Joy to the World – Part 2

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  • Joy to the World – Part 2
  • Continued from last week’s devotional…

    It did not take Mary long to hurry to the home of her cousin Elisabeth (yes, the King James Version has an “s” in that name!), who was herself miraculously pregnant in her old age. Perhaps it was while Mary talked with the older woman that she was enabled to grasp a new aspect of the solemn mystery she bore in her womb. This child was her Savior! (Luke 1:47). She His mother, and He her Redeemer, and she was filled with joy, and sang about it in the beautiful Magnificat, “My soul doth magnify the Lord, and my spirit doth rejoice in God my Savior.” 

    God gives to us a heavenly gift called joy, radically different in quality from any natural joy. John the Baptist, knowing that Jesus was now to be the greater, and he the lesser, was full of joy at hearing the Bridegroom’s voice. When Jesus was about to leave His disciples, He gave them His own joy, in order that their joy might be complete. The apostle Paul, chained in prison, wrote to the Philippians the Epistle of Joy. When the apostle Peter was writing to exiles (“strangers in the world”), he reminded them that although they had had to suffer grief in all kinds of trials, these had come so that their faith might be proved genuine and might “result in praise, glory and honor when Jesus Christ is revealed. Though you have not seen him, you love him; and even though you do not see him now, you believe in him and are filled with an inexpressible and glorious joy, for you are receiving the goal of your faith, the salvation of your souls” ( 1 Pet. 1:7-9). 

    And throughout the millennia Christians who have known deep suffering have found at the same time the gift of joy. Suffering and joy are not mutually exclusive. Little Fanny Crosby, blinded at six weeks because of a doctor’s mistake, wrote when she was only nine,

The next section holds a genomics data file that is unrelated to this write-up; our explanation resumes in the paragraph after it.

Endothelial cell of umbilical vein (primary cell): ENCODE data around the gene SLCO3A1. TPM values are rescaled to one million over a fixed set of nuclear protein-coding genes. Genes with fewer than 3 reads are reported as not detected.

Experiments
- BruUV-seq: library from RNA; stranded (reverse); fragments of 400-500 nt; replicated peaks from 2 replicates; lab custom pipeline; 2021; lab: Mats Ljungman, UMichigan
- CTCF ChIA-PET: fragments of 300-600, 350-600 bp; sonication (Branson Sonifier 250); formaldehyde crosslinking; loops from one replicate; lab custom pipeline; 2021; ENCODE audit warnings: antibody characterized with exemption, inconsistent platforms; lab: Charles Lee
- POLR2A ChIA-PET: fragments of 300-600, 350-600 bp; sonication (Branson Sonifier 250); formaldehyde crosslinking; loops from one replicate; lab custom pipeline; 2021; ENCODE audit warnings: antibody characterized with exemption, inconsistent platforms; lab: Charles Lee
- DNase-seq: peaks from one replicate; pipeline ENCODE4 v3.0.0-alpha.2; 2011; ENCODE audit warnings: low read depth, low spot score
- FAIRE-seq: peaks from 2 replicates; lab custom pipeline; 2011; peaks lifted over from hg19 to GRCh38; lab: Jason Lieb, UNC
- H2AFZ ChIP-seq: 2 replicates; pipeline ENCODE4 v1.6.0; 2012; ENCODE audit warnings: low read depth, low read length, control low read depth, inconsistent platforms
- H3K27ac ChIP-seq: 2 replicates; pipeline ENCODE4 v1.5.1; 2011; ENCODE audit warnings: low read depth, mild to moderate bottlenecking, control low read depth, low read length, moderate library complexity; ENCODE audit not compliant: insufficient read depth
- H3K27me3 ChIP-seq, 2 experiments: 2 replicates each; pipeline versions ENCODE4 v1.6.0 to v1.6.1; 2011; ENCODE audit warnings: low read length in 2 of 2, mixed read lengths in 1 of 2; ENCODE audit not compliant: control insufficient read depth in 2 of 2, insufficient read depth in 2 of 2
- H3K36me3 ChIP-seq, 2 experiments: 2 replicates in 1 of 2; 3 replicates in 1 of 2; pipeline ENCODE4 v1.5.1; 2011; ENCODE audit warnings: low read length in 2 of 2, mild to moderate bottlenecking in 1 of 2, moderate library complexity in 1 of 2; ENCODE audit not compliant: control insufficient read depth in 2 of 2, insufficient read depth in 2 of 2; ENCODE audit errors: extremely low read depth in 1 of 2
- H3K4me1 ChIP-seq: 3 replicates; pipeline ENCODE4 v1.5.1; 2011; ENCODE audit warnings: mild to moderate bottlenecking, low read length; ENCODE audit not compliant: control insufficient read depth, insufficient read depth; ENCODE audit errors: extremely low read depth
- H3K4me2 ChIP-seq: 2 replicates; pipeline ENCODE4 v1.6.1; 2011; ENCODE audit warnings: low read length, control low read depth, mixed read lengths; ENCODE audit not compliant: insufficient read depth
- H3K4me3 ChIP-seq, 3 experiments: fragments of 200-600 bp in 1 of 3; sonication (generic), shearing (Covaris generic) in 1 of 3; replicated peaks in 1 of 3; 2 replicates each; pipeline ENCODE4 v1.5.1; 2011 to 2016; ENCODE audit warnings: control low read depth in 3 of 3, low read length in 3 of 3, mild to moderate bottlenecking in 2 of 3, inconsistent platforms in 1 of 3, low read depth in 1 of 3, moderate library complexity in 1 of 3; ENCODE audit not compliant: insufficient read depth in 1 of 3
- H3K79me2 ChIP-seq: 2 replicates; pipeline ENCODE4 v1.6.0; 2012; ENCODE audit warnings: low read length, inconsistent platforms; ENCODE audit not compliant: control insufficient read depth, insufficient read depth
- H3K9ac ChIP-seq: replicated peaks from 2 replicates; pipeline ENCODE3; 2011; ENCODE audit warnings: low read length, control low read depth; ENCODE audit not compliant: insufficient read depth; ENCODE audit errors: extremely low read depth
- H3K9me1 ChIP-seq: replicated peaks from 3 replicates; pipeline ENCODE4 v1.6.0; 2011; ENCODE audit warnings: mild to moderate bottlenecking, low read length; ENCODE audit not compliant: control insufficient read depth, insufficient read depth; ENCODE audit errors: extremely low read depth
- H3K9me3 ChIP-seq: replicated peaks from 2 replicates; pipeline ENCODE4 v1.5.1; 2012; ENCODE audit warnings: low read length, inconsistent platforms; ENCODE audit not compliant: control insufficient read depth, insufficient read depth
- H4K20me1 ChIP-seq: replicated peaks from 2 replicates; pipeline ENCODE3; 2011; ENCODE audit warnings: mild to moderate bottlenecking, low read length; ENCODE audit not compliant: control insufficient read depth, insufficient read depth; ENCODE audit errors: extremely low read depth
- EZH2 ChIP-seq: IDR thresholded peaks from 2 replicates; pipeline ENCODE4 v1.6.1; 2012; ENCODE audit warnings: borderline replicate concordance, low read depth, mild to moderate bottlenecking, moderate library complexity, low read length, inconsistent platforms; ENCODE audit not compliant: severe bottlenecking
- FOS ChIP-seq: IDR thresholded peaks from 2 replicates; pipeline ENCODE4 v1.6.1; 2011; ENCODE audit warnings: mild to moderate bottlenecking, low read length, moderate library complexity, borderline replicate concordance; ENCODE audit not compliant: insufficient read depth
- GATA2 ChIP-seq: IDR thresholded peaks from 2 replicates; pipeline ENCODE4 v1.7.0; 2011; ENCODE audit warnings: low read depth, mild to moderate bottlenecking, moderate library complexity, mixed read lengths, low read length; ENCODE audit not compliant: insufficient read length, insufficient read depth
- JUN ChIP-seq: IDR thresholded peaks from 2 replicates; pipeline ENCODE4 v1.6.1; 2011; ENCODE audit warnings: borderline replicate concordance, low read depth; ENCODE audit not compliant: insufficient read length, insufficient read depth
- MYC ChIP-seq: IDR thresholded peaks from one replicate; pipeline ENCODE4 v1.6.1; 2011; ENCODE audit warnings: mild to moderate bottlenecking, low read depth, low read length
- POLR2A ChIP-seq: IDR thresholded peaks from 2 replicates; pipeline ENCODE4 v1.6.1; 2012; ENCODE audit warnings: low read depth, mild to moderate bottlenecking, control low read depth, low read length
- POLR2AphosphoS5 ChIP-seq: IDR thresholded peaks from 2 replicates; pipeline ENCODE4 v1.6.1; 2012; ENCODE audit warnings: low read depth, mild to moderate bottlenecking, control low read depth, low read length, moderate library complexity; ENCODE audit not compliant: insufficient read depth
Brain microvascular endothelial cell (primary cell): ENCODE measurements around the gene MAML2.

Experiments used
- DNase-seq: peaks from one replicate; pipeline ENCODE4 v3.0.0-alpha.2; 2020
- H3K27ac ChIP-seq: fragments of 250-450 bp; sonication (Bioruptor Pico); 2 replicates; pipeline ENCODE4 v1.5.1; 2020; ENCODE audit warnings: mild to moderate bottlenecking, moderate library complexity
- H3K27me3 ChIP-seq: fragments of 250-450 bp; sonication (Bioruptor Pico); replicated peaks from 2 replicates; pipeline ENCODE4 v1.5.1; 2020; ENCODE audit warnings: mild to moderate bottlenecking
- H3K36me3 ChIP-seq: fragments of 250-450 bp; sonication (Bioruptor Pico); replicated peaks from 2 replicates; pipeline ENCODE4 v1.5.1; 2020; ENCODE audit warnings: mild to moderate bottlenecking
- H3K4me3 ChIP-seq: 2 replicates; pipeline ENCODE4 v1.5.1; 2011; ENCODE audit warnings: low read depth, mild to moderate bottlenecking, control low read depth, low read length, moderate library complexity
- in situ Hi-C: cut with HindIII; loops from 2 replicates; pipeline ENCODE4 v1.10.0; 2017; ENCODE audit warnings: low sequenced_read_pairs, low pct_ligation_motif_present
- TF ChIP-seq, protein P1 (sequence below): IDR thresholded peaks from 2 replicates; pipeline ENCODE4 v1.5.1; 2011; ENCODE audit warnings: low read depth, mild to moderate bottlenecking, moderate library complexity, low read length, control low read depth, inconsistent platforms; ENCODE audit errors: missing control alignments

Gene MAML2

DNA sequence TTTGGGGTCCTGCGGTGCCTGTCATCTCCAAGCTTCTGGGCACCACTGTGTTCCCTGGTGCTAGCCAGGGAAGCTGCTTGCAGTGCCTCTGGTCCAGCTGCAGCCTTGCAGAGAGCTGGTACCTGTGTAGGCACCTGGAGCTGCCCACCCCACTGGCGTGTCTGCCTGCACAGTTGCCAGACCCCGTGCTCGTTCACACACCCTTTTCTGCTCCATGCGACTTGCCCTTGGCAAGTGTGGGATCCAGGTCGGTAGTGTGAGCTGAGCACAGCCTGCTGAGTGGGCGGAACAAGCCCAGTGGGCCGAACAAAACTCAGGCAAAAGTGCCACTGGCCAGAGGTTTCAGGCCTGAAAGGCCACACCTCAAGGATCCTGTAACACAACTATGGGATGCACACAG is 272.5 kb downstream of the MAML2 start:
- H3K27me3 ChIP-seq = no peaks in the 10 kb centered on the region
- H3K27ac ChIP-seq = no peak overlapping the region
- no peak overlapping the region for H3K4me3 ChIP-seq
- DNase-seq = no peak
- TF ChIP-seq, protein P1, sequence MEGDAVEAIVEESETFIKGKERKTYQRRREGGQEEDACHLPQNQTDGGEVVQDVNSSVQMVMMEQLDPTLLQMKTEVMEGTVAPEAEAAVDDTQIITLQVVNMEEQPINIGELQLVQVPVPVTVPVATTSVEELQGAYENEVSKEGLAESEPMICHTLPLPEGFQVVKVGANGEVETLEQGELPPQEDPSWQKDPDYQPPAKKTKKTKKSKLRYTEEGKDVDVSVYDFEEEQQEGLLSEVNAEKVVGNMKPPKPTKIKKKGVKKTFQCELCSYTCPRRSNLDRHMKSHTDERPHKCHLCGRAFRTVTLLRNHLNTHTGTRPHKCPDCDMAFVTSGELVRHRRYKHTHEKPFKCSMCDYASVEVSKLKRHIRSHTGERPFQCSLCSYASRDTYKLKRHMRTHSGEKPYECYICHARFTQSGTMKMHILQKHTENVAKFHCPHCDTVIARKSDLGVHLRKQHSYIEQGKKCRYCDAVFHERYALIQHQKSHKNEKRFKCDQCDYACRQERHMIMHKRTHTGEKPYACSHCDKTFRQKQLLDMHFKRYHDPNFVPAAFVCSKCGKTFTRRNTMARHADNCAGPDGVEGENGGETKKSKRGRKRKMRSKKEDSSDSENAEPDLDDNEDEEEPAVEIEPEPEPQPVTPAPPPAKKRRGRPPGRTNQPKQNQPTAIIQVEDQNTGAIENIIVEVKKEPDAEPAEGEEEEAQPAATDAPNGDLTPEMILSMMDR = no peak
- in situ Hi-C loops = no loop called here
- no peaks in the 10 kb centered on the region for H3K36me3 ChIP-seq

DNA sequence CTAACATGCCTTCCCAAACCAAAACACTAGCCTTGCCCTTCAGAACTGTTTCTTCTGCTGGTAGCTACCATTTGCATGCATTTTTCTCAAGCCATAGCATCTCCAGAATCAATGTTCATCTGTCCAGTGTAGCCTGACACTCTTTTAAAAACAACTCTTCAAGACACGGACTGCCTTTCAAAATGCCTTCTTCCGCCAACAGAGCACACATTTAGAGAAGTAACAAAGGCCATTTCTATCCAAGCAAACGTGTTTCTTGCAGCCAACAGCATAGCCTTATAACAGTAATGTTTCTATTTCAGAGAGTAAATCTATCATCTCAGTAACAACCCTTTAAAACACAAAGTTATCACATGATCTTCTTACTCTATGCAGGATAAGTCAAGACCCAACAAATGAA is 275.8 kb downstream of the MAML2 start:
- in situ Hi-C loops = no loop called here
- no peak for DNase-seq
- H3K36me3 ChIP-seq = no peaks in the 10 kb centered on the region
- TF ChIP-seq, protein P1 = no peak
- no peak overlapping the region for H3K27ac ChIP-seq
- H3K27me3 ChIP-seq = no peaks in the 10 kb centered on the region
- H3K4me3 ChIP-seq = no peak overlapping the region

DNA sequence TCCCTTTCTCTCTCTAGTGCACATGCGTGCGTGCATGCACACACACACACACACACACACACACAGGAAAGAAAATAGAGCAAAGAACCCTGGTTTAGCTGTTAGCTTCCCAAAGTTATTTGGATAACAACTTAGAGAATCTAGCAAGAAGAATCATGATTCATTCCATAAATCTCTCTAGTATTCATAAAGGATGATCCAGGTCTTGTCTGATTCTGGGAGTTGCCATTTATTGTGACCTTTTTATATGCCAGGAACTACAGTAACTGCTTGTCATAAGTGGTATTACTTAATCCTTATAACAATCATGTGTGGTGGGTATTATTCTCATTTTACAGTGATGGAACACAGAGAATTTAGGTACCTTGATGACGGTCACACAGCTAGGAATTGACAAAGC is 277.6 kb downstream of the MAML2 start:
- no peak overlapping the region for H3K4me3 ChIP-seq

“0 what a happy soul am I, although I cannot see!
     I am resolved that in this world contented I will be.
    How many blessings I enjoy that other people don’t!
    To weep and sigh because I’m blind, I cannot and I won’t.” 

    The joy of the Lord was her strength, as it was for Corrie ten Boom, who had survived the indescribable horrors of concentration camp. She personified joy as she “tramped for the Lord” around the world, telling her story. Love and obedience are the secrets of true joy. “Joy,” wrote C.S. Lewis, “is the serious business of heaven.” I love that, and I am sure it must be true, for heaven is peopled with those who want no other business but to love God and to manifest that love, perfectly and continuously, by a glad obedience. Jesus said, “If you obey my commands, you will remain in my love, just as I have obeyed my Father’s commands and remain in his love. I have told you this so that my joy may be in you and that your joy may be complete” (John 15:10-11). Thanksgiving and Christmas then, for us who love God, are not mere “time outs” from work days. They are a celebration of the gift of work itself, days on which we celebrate work by declaring our freedom. In a manner of speaking we announce that on this one day we may rest from our work and, without pressure or guilt, we may be glad. A holiday is a holy day—meant for rejoicing in God. 

    Joy to the world—the Lord is come! May we, at this Christmas time, prepare room in our hearts to receive our King. Perhaps we will want to pray the words of Jeremy Taylor, “Lord, do Thou turn me all into love, and all my love into obedience, and may my obedience be without interruption.” Love equals joy which equals peace.

    **Excerpt originally published in the Nov/Dec 1996 Elisabeth Elliot Newsletter.